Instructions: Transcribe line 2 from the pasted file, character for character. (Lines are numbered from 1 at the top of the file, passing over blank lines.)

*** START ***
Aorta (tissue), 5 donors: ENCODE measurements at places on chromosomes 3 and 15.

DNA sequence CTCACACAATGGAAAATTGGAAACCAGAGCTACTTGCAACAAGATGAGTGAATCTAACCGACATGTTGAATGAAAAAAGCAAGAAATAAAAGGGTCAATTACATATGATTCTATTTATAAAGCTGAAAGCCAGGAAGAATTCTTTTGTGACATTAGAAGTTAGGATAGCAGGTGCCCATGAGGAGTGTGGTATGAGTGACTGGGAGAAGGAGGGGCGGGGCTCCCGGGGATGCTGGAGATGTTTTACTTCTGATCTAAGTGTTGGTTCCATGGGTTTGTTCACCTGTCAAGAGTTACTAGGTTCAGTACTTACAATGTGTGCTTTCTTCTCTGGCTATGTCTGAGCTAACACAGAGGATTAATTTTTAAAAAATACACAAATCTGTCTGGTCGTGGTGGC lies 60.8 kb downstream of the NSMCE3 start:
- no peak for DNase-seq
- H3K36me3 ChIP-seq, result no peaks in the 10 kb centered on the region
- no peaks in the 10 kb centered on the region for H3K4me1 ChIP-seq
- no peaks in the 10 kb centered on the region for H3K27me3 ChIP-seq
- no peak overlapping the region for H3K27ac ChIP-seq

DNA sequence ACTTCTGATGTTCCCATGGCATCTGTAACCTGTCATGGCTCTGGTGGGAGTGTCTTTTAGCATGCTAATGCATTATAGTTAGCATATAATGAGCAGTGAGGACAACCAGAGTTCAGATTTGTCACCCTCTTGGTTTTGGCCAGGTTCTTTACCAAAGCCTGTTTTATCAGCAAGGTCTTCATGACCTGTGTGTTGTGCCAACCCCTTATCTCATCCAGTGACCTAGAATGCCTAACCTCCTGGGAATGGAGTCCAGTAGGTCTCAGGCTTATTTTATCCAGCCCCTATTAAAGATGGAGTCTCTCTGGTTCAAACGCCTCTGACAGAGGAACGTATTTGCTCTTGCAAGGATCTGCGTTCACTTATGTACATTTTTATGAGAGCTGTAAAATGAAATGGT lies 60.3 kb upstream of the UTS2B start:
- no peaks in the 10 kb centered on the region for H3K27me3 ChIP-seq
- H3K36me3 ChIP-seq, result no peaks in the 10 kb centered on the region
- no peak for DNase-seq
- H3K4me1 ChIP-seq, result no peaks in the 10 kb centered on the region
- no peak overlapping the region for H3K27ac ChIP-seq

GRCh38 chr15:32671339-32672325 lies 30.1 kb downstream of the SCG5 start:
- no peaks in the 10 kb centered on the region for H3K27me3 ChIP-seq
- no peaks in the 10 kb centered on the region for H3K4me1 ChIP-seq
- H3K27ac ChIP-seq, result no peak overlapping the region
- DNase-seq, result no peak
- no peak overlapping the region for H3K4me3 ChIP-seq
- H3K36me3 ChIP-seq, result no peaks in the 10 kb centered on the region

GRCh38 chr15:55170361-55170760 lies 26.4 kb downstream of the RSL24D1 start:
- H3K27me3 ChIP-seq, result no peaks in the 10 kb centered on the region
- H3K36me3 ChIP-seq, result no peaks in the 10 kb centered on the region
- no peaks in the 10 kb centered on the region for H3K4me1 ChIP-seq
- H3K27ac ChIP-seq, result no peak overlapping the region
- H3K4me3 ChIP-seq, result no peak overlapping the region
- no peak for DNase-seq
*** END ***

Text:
DNA sequence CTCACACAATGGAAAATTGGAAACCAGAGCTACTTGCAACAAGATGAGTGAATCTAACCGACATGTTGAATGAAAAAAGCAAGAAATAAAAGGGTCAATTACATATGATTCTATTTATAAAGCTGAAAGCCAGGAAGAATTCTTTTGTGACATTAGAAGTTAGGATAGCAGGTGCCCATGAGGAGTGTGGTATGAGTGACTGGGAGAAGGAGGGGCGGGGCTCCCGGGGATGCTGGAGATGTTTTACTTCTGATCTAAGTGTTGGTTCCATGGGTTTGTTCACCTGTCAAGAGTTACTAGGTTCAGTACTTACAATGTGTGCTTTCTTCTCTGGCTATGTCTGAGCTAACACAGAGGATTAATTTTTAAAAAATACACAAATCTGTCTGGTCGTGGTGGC lies 60.8 kb downstream of the NSMCE3 start: